Hanspal1Amar Hanspal, vice president of the IPG Product Group at Autodesk, put infrastructure needs in the context of building a world that can handle the 9 Billion we will have by 2020, and the 11 billion that we will have shortly thereafter. We need to address issues of urbanization on how to house them. China is building 15 cities in the next ten years that will each have a million inhabitants. By some estimates the world needs $60 Trillion of infrastructure right now, but the ability to create is far less than what we can put in place with a $24 Trillion capacity, and these needs are project of necessity to move forward. Recovery from the economic recession is among one of the challenges to changing the balance between demand and supply of infrastructure.

Technology itself is one of the challenges that comes in the way of the capacity to meet the need. The world of GIS has been around for thirty years or more. It has done many great things in the world of infrastructure, applied in so many ways. In the world of infrastructure it has helped people understand what and who will be impacted by a piece of infrastructure that is being planned. However, the first-generation of GIS technology doesn’t meet the needs of infrastructure that we have today. The expertise that is required that means that information is not freely accessible for consumption. The fact that there is still a GIS department is a problem. Information islands are a big part of the challenge with infrastructure. GIS is also dependent on an old architecture with a PC-based limit of CPUs.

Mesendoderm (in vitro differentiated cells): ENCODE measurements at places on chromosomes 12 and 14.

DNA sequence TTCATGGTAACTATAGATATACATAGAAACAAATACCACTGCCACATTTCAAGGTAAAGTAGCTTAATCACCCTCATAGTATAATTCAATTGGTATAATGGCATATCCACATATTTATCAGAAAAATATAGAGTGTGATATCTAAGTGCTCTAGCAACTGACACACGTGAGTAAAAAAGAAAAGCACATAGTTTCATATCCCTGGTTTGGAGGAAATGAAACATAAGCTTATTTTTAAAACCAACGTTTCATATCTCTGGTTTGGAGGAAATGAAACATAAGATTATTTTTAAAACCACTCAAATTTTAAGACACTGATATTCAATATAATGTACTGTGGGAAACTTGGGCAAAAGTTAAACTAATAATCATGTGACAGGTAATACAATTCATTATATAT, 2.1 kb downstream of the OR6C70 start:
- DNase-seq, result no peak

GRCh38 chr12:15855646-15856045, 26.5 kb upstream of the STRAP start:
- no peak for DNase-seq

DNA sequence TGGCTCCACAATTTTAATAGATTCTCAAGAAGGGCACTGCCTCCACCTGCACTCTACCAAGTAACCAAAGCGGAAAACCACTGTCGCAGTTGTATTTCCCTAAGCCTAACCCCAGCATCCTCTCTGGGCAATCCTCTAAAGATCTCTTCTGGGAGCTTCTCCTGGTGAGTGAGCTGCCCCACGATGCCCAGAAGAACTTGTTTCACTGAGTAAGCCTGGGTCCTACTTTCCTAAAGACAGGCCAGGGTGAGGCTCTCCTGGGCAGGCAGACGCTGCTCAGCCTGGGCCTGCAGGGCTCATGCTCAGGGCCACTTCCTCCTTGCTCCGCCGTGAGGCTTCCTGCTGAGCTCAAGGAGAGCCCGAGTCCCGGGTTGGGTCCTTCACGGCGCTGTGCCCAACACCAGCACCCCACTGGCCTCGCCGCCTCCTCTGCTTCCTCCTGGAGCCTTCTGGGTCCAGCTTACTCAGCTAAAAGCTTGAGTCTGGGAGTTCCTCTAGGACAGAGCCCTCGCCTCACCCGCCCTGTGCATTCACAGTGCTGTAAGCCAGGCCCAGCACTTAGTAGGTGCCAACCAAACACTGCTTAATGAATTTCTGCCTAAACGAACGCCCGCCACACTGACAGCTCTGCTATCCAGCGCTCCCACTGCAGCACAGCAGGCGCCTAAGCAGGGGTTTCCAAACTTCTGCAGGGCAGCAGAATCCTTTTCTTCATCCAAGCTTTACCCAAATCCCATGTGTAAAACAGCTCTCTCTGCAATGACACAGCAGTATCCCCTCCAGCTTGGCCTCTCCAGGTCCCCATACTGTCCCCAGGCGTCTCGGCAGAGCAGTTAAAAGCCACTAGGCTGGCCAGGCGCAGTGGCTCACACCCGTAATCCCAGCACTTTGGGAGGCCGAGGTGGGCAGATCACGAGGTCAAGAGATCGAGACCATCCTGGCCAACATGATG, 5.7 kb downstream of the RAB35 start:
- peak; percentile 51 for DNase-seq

Infrastructure projects are becoming larger and more complex, because populations and cities are becoming more complex. Teams are also getting larger. Sensors being built into all things, with big data. The amount of data made accessible is exploding thanks to the extension of computing power moving to the cloud.